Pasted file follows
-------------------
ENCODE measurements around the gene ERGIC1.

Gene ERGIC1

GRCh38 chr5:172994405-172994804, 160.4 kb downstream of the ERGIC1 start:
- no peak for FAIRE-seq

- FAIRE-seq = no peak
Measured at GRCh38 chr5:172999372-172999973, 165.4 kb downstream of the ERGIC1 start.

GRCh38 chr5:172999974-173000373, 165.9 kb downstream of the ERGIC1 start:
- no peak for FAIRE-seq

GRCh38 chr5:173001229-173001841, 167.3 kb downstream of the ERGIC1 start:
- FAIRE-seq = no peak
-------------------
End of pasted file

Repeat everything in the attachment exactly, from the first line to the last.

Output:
ENCODE measurements around the gene ERGIC1.

Gene ERGIC1

GRCh38 chr5:172994405-172994804, 160.4 kb downstream of the ERGIC1 start:
- no peak for FAIRE-seq

- FAIRE-seq = no peak
Measured at GRCh38 chr5:172999372-172999973, 165.4 kb downstream of the ERGIC1 start.

GRCh38 chr5:172999974-173000373, 165.9 kb downstream of the ERGIC1 start:
- no peak for FAIRE-seq

GRCh38 chr5:173001229-173001841, 167.3 kb downstream of the ERGIC1 start:
- FAIRE-seq = no peak